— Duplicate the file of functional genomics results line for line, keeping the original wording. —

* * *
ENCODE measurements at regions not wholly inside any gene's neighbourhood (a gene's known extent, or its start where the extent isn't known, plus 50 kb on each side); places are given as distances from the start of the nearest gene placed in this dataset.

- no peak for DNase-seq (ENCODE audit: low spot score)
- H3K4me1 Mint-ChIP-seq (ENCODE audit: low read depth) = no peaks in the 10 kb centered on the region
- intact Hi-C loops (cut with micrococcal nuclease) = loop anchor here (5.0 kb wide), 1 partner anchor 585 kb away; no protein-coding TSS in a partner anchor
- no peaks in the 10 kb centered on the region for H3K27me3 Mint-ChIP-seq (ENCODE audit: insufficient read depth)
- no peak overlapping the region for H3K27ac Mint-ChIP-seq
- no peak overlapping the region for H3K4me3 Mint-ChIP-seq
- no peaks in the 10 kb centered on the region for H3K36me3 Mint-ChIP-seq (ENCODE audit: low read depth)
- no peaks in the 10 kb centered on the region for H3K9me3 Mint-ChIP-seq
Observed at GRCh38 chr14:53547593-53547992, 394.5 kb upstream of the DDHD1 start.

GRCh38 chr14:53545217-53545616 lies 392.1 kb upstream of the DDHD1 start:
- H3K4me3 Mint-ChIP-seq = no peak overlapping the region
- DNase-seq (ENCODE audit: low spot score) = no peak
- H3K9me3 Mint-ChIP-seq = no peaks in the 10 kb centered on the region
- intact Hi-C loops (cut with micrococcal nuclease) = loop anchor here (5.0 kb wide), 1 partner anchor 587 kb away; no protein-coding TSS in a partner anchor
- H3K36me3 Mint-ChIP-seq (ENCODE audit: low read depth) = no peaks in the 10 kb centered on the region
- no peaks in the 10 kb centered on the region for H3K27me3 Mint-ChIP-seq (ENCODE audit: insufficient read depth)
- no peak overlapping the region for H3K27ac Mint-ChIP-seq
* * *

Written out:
ENCODE measurements at regions not wholly inside any gene's neighbourhood (a gene's known extent, or its start where the extent isn't known, plus 50 kb on each side); places are given as distances from the start of the nearest gene placed in this dataset.

- no peak for DNase-seq (ENCODE audit: low spot score)
- H3K4me1 Mint-ChIP-seq (ENCODE audit: low read depth) = no peaks in the 10 kb centered on the region
- intact Hi-C loops (cut with micrococcal nuclease) = loop anchor here (5.0 kb wide), 1 partner anchor 585 kb away; no protein-coding TSS in a partner anchor
- no peaks in the 10 kb centered on the region for H3K27me3 Mint-ChIP-seq (ENCODE audit: insufficient read depth)
- no peak overlapping the region for H3K27ac Mint-ChIP-seq
- no peak overlapping the region for H3K4me3 Mint-ChIP-seq
- no peaks in the 10 kb centered on the region for H3K36me3 Mint-ChIP-seq (ENCODE audit: low read depth)
- no peaks in the 10 kb centered on the region for H3K9me3 Mint-ChIP-seq
Observed at GRCh38 chr14:53547593-53547992, 394.5 kb upstream of the DDHD1 start.

GRCh38 chr14:53545217-53545616 lies 392.1 kb upstream of the DDHD1 start:
- H3K4me3 Mint-ChIP-seq = no peak overlapping the region
- DNase-seq (ENCODE audit: low spot score) = no peak
- H3K9me3 Mint-ChIP-seq = no peaks in the 10 kb centered on the region
- intact Hi-C loops (cut with micrococcal nuclease) = loop anchor here (5.0 kb wide), 1 partner anchor 587 kb away; no protein-coding TSS in a partner anchor
- H3K36me3 Mint-ChIP-seq (ENCODE audit: low read depth) = no peaks in the 10 kb centered on the region
- no peaks in the 10 kb centered on the region for H3K27me3 Mint-ChIP-seq (ENCODE audit: insufficient read depth)
- no peak overlapping the region for H3K27ac Mint-ChIP-seq